Defending Someone Else

Just watched Unhinged last night starring Russell Crowe and it takes road rage to a new level. That being said in 1 of the scenes he brutally assaults then murders a man in full view of a diner full of people. They did nothing to help, no one called the police until after he left. Being a CCW permit holder would I be justified in shooting an apparently deranged individual to stop the assault before the murder.I would certainly call the police 1st or have someone else call before intervening and I know there are a lot of what if’s in this scenario but I wouldn’t be able to stand there and not do anything. Any thoughts on how this might end up if I had to shoot to save someone else’s life?

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If you thought what you saw was a forcible felony, and the victim was in immediate threat of grave bodily harm or death, just be sure of your states laws and the fourth rule “always be sure of what’s in front and behind your intended target”!
I’m definitely not saying shoot, but you need to know the facts, how can you be sure the perpetrator is not an undercover cop wrestling a methhead?
Games like this only work out well when we are on the couch. When you’re faced with the actual life or death situation it’s your inner voice. Would any other reasonable person n your shoes do exactly what’s in your heart.
Me, IMHO, if the facts are that this person is about to die and in fact the good guy, I have no problem stopping the threat!
You also mentioned a diner, there are probably many ways the perp could be stopped without the use of your handgun, chairs, bottles, fire extinguishers, I guess in our world we need to think like James Bond.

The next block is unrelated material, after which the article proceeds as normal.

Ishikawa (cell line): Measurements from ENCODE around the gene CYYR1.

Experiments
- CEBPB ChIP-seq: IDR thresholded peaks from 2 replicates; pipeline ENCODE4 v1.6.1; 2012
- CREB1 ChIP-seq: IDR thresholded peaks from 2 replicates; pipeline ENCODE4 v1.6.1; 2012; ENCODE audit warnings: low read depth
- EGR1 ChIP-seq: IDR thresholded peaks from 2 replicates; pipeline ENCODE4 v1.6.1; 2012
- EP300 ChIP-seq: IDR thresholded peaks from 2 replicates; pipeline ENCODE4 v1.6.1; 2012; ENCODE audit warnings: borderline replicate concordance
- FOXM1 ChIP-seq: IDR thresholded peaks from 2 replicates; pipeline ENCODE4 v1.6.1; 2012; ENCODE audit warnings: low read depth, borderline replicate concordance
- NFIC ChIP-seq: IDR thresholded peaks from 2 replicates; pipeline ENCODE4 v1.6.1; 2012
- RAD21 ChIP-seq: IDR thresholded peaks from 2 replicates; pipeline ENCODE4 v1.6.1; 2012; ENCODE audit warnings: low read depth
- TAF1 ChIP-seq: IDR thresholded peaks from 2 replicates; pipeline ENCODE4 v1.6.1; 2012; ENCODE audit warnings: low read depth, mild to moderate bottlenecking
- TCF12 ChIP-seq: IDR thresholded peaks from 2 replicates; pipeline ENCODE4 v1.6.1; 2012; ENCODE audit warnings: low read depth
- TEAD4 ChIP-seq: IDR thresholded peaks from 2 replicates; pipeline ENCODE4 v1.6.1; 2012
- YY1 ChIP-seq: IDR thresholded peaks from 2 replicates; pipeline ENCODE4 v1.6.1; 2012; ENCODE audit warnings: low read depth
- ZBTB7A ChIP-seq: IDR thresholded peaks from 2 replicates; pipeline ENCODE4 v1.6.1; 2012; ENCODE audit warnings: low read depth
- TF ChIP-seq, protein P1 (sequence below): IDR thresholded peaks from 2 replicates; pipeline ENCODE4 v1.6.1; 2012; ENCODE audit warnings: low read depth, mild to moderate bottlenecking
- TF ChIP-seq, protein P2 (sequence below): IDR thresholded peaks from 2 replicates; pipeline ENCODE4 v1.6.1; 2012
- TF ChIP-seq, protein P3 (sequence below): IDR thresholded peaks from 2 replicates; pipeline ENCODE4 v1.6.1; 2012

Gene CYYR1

As with all other self defense or defense of others posts… It depends… Mainly what state you’re in and their local laws

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First thing you have to ask yourself is are you willing to go to jail for this? This is the theory of deadly threat, you were afraid for your life or in this case, someone’s life. If that person you have made the effort to save their life cooperates and collaborates with your story then you are good. IF witnesses collaborate with your story then you are good. Will the cards stack in your favor or will they say," That gun toting maniac went off shooting at that person for no apparent reason! "
Another model you can get this idea from is Kyle Rittenhouse. He was there to protect property and had to defend his self and now is facing charges. He had good intentions and now he is in jail.


Be very careful with this. You might come across a minor being taken by family which is not a crime.

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Welcome @Paul181!

As others have said, make sure the local laws are on your side, as well as potential witnesses.

Under Florida law, you can defend another person, but there are caveats below. You have to be certain you are acting within the law and confident that you will be judged accordingly.

776.012 Use or threatened use of force in defense of person.—